Yahoo Shareholders Could Have Done a Lot Worse
Yahoo! Inc. is selling its operating business to Verizon for $4.83 billion. For a company that investors once valued at almost $115 billion, that's quite a comedown. It is not exactly the unmitigated disaster that many of the post mortems being written and spoken these days make it out to be, though. For one thing, that $115 billion valuation, achieved near the peak of the dot-com bubble in early 2000, was ridiculous. For another, when a company's business model stops working because the world changes around it, as happened to Yahoo about a decade ago, it's extremely hard to turn things around. And while Yahoo didn't turn things around, it's been far from a total loss.
First, a little history. When Stanford graduate students Jerry Yang and David Filo dubbed their internet directory Yet Another Hierarchical Officious Oracle (Yahoo for short) in 1994, they were kind of kidding, but kind of not. They really had built a hierarchically organized guide to what was available on the nascent World Wide Web, an online successor to the Yellow Pages and all the other printed directories, guidebooks and coming-events listings that the world had been producing for centuries. As Yahoo grew, it took on other tasks with analog precursors -- delivering news and sports broadcasts, for example -- and made money by running advertisements alongside its content.
Filo and Yang were technologists (they were both studying electrical engineering when they met) but the company they built was a media enterprise not all that different from the ones that preceded it. This was apparent in who they hired. From Vindu Goel's fascinating New York Times story about the "surfers" who built out Yahoo's directory in the early days:
When Yahoo set out to hire surfers, it invented a new job category. The closest match may have been bookstore clerk -- and Kepler’s Books in nearby Menlo Park turned into a recruitment hotbed.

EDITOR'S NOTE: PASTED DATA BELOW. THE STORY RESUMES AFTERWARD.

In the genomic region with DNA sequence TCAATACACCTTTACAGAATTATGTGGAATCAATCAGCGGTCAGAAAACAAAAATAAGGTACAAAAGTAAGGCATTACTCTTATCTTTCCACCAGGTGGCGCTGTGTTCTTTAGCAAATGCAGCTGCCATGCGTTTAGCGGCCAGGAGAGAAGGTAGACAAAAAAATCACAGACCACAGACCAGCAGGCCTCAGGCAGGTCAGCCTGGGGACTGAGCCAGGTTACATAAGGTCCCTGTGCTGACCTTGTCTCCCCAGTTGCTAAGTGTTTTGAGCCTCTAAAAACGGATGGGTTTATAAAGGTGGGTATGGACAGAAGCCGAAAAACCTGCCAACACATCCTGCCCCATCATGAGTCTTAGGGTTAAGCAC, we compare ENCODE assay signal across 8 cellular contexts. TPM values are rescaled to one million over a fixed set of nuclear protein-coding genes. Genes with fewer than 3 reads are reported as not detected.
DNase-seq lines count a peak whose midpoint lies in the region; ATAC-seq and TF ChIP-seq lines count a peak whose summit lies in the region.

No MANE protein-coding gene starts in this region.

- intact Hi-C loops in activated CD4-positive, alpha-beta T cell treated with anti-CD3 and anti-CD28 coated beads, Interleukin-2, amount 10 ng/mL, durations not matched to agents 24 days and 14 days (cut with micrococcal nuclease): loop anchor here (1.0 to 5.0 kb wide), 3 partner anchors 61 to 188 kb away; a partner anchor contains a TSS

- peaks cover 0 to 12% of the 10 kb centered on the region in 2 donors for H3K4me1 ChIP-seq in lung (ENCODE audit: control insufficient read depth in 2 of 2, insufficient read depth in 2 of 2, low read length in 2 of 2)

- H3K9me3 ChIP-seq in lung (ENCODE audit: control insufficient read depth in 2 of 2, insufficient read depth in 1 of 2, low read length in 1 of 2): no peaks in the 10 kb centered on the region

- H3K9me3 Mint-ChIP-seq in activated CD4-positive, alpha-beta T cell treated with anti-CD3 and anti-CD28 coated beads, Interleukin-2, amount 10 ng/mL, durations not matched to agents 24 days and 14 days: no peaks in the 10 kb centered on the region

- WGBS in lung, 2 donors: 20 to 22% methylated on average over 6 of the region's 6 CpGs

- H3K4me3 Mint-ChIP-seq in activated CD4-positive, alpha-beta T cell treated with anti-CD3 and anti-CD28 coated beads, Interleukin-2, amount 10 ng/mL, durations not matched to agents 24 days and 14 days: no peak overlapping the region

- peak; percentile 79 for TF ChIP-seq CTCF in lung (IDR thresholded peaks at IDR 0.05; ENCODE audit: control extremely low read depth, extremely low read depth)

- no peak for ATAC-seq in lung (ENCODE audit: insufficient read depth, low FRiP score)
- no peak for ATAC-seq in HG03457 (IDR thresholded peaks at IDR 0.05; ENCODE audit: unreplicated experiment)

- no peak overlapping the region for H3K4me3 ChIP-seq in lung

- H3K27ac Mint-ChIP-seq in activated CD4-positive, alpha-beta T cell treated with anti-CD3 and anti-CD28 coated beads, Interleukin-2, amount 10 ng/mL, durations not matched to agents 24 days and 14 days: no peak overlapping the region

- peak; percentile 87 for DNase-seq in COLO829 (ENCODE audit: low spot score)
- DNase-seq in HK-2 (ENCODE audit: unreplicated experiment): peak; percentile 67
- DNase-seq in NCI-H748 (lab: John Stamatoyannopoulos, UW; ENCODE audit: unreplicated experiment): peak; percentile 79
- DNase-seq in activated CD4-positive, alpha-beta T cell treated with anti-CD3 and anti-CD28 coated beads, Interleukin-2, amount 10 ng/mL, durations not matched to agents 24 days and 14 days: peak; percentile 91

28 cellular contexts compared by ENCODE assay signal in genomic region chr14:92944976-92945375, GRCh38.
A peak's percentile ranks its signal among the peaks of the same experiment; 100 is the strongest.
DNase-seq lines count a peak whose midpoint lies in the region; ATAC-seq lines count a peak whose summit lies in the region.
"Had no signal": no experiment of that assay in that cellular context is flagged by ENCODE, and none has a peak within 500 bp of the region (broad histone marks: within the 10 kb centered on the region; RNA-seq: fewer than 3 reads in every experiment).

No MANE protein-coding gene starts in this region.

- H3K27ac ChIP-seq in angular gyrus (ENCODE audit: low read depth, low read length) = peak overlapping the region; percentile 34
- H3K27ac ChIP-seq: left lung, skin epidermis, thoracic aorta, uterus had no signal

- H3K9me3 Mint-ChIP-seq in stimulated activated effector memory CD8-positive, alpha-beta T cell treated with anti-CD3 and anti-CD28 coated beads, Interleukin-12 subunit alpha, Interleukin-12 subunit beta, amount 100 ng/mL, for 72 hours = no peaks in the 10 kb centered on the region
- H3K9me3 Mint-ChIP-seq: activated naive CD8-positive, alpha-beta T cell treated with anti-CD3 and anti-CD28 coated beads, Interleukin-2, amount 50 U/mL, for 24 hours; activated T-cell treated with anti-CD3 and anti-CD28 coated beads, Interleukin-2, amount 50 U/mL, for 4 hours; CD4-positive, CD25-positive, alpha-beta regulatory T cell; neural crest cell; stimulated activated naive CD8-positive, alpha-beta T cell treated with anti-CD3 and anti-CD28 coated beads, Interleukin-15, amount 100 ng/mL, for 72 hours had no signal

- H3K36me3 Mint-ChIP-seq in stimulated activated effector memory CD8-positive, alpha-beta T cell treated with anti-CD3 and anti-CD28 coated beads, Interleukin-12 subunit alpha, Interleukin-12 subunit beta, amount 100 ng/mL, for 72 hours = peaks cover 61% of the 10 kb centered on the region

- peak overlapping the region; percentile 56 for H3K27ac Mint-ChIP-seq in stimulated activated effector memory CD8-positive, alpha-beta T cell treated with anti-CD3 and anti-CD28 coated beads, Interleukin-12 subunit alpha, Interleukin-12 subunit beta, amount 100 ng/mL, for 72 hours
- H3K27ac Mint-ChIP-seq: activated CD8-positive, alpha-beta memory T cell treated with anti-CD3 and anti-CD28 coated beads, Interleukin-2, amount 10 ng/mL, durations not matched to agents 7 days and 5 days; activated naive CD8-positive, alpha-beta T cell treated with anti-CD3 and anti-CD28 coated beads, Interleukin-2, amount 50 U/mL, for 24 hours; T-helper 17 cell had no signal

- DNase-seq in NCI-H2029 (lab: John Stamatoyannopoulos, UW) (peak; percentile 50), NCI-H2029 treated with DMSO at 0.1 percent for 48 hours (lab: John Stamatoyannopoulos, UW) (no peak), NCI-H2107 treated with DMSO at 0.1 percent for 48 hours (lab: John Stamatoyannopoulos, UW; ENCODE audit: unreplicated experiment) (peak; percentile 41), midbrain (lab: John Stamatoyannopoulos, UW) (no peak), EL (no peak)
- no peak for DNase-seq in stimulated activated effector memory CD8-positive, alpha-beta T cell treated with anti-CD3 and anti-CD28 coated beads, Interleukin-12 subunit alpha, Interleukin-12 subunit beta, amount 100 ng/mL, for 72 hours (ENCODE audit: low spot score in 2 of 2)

Yahoo, then, had as much in common with bookstores and publishers as with tech companies. In the late 1990s, as people around the world were just getting used to the new medium that was the web, this put the company in something of a sweet spot. It was a traditional media company focused on a hot new delivery mechanism -- which is exactly what investors liked so much about it. Here's Joe Nocera, writing in 1999 but paraphrasing arguments made in 1996 (when the company went public) by early Yahoo bull Steve Harmon:
He went on to say something that is now widely accepted by Wall Street: Yahoo was not, in fact, a technology-driven "search engine" but rather a "directory service," an accumulator of Web content that would make money mainly from advertising -- and that that would turn out to be the superior business model.
For a long time that last part was right. Yahoo outperformed search-engine rivals Excite and Lycos -- although Lycos's board does deserve credit for the brilliant decision to sell out to Telefonica-backed Terra Networks for $12.5 billion in May 2000, just as the internet bubble was beginning to deflate (Terra sold Lycos four years later for $95 million).
During the post-bubble hangover, Yahoo even more explicitly embraced its role as a media company, hiring former Warner Brothers boss Terry Semel as chief executive officer in 2001. This seemed to work, too, as the company went from an operating loss of $96 million in 2001 to an operating profit of $1.1 billion in 2005.